November 21, 2017 (haiku)


spring snowdrops
(now loam feeding worms)
winter’s memory


inspired by:

With Earth’s first Clay They did the Last Man’s knead,
And then of the Last Harvest sowed the Seed:
Yea, the first Morning of Creation wrote
What the Last Dawn of Reckoning shall read.

© Omar Khayyam (Tr. FitzGerald)

Carpe Diem Haiku Kai

Poet’s Corner


Fascination – Acrostic Challenge – November 29, 2015


Fascinated by old memories
Antiques with streaks of dust
Silvery lullabies I hear
Chanted in the dusk …
Inked inside my heart my dear
Never to be forgotten
Anthems of our life together
Those moments of love and anger…
Into the void you’ve sailed away
Onward –  through the infinite stars,  in
Nebulous fascination, sending lullabies.

© G.s.k. ‘15

Poet’s Corner’s Poetry Challenge – October 10, 2015

Falcon and Rabbit

falcon on the wind
circling in the distant clouds
observing lowly morsels 

rabbit shakes in fear,
high above the lowly woods
flies death – with majestic wings

© G.s.k. ‘15

This post was written for: Poetry challenge: Sedoka poem

Scarecrow’s Lament – Musette – August 11, 2015

File:Americana Scarecrow (516752575).jpg

Americana Scarecrow – Wikimedia Commons

Scarecrow’s Lament

Gone on
left me alone –
devil’s spawn

Carefree –

Old crow –
don’t come no more
soon, it’ll snow.

© G.s.k. ‘15

This form, the musette is a challenge featured this month on Poet’s Corner … drop by and have a look!

The Musette, created by Emily Romano is a poem that consists of three verses of three lines each.

The first lines have two syllables; the second lines have four syllables, and the third lines have two syllables.

The rhyme scheme is a/b/a for the first verse; c/d/c for the second verse, and e/f/e for the third verse.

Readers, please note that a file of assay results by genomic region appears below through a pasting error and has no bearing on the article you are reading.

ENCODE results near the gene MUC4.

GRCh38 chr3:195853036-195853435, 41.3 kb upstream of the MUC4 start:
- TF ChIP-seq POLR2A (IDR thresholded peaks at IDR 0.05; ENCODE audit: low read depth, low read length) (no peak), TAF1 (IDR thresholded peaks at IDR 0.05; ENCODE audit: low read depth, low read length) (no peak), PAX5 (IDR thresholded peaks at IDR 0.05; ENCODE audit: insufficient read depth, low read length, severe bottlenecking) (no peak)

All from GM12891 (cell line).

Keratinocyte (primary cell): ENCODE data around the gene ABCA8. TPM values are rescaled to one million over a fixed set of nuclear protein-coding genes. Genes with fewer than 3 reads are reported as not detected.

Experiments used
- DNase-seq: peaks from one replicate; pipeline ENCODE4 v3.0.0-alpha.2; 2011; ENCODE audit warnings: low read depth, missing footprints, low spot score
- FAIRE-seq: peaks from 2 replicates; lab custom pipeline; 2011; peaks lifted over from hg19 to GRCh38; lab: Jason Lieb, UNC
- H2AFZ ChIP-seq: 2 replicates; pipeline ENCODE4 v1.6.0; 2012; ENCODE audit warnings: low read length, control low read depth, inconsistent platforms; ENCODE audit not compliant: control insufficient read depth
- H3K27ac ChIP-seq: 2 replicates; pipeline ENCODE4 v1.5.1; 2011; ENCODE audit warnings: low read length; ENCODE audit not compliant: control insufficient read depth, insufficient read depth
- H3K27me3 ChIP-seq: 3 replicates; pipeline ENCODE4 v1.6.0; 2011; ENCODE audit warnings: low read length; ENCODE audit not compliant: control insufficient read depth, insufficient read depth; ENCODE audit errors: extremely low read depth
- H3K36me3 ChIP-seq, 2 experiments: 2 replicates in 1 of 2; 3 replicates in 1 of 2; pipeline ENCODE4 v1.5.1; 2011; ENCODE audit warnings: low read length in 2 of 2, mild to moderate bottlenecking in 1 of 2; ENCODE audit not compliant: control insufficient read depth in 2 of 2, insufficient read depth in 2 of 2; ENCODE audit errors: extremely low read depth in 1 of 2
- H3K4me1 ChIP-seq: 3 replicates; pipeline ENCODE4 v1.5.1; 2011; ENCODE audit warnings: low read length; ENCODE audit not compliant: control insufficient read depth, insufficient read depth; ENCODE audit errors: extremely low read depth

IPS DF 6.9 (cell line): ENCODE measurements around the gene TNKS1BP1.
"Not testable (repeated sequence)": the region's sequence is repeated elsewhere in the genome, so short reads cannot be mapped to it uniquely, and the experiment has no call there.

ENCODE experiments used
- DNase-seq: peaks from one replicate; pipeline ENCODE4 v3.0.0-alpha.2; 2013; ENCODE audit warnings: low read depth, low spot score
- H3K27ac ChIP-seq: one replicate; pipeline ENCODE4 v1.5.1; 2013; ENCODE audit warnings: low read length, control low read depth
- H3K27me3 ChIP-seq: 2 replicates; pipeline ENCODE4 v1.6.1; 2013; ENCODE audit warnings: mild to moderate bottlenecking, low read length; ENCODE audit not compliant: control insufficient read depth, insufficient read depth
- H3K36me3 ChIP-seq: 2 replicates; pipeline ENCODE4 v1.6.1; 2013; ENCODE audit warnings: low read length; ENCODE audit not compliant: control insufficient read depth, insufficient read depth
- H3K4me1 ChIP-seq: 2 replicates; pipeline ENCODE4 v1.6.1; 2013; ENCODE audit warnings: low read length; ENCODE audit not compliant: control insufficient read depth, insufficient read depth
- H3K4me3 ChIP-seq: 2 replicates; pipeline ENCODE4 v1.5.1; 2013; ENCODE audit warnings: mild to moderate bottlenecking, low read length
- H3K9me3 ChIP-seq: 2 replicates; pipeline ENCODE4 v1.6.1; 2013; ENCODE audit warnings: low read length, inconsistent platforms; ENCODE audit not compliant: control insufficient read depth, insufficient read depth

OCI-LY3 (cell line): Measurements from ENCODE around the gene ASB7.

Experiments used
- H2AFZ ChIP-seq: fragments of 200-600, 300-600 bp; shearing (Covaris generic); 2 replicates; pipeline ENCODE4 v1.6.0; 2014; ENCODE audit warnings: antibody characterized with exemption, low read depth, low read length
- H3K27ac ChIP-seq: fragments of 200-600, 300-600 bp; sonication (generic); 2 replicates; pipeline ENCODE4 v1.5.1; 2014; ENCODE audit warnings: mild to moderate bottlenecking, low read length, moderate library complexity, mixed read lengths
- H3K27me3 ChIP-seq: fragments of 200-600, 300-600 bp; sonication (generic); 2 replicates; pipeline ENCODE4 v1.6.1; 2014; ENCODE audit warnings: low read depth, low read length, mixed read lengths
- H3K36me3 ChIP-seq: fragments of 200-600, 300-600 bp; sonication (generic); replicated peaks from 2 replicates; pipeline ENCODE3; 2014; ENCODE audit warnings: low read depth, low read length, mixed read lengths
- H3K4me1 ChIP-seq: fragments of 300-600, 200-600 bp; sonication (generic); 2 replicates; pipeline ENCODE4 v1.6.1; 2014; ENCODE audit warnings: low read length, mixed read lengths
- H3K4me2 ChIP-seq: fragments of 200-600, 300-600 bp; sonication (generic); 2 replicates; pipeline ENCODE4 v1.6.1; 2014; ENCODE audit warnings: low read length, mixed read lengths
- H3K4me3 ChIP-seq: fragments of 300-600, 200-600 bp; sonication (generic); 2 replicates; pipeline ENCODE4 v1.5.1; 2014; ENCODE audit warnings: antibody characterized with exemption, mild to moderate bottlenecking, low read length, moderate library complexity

The title should reflect the poem’s content.

Poetry Challenge (Poet’s Corner) – Minute Poem – May 22, 2015

Rustic snow with firmaFramed

first lights of dying springtime dawns
birds sing their songs
what lessons learned
will soon be burned

alone I walk forever on
just one more pawn
singing my rhyme
biding my time

what’s the lesson to be found –
on the spring ground
this grass now green
is a passing scene

© G.s.k. ‘15

I’m afraid that technically this is not exactly a minute poem … the iamb isn’t strict and the last line has 5 instead of 4 syllables – but I hope you enjoy the poem anyway.  Bastet

Inspired by the Poet’s Corner

Lovers – Laturne – July 8, 2014

Light Lovers

The Moon and the Lantern

Lovers – Laturne

Far apart
They longingly

A laturne is a shape micropoem … it resembles a Japanese lantern and has 5 lines.  The syllable count is 1 – 2 – 3 – 4 – 1.  I tried it out yesterday on Poet’s Corner where Harry put it up as a challenge!

Katauta – Churning Sea

Churning Sea

lean hands caressing
along my back as I laid
speaking of your love

whispered words caress
you murmur in my ear – love
the churning sea visits us

The Katauta is an unrhymed japanese form consisting of 17 or 19 syllables. The poem is a three-lined poem the following syllable counts: 5/7/5 or 5/7/7.

The Katauta form was used for poems addressed to a lover. A single katauta is considered incomplete or a half-poem, however, a pair of katautas using the syllable count of 5,7,7 is called a sedoka.

Written for Poet’ Corner.